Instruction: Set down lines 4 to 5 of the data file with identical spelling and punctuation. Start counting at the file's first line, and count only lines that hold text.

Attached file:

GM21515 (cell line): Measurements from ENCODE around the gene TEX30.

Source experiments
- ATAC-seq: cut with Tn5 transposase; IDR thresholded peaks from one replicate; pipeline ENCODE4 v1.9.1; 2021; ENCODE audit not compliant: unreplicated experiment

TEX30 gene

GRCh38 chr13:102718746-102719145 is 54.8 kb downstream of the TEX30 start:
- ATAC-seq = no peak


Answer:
TEX30 gene

GRCh38 chr13:102718746-102719145 is 54.8 kb downstream of the TEX30 start: